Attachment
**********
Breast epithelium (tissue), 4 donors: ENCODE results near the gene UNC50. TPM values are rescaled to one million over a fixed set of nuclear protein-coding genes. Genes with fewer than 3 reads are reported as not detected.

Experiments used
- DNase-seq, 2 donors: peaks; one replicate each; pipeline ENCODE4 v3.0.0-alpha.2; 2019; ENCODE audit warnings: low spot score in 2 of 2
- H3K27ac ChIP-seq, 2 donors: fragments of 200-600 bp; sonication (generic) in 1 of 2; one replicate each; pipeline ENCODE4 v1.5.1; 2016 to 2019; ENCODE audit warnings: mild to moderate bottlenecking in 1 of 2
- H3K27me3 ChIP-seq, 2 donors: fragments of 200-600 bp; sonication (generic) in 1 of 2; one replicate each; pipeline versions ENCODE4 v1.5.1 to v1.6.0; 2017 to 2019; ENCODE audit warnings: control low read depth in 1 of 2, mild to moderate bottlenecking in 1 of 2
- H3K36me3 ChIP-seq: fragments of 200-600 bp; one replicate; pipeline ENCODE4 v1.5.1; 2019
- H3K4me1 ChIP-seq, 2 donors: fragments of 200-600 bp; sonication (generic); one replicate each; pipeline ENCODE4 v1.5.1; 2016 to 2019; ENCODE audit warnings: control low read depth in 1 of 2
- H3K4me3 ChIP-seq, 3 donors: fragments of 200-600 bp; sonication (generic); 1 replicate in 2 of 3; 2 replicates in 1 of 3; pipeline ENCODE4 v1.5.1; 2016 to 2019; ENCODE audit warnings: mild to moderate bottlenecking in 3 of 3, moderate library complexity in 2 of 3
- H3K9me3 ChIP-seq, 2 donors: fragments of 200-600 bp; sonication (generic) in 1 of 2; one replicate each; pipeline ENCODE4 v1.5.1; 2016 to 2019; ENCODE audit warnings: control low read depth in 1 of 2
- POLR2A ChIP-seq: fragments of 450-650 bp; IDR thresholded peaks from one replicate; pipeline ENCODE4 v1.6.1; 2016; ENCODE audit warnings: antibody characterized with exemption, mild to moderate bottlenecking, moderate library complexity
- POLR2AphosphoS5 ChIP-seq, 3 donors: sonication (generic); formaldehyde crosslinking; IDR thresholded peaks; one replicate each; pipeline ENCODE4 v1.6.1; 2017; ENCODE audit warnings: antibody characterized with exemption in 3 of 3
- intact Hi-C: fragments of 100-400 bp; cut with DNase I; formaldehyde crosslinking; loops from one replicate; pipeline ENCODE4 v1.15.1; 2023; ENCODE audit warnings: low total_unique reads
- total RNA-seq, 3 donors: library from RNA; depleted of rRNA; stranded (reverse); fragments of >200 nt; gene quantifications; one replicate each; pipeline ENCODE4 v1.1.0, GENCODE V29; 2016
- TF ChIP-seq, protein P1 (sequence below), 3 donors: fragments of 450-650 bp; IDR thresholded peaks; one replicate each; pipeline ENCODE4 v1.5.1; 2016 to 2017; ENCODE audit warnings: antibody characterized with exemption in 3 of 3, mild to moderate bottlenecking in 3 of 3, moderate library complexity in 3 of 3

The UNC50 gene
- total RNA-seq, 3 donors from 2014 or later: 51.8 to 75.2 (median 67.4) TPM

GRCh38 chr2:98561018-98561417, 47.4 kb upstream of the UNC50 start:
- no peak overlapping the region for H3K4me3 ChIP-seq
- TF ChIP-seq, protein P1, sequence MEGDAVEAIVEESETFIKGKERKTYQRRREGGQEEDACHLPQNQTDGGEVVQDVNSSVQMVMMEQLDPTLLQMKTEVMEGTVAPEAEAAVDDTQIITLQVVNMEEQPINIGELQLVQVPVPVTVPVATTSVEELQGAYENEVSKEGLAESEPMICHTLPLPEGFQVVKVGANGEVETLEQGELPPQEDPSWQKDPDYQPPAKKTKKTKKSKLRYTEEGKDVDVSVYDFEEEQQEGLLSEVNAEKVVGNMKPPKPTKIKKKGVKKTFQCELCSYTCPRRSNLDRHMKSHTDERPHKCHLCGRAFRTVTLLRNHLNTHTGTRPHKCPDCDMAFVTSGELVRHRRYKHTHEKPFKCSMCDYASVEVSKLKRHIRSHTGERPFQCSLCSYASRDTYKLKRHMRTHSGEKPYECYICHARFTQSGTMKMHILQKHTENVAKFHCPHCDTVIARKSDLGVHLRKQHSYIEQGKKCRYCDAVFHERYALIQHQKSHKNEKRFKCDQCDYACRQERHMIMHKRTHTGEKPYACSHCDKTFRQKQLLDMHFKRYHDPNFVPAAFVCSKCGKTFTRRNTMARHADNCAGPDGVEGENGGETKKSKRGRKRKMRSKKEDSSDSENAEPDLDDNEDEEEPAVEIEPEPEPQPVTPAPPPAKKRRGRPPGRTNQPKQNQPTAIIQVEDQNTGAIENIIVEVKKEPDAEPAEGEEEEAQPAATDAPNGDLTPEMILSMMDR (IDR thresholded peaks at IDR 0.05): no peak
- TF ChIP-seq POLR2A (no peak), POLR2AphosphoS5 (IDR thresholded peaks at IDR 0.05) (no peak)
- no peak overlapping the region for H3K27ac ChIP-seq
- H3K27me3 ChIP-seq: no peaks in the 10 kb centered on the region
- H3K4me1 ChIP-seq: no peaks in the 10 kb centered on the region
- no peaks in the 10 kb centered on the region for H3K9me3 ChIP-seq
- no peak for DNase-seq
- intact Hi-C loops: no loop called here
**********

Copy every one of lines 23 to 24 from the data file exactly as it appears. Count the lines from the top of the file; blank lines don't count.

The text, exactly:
- H3K4me1 ChIP-seq: no peaks in the 10 kb centered on the region
- no peaks in the 10 kb centered on the region for H3K9me3 ChIP-seq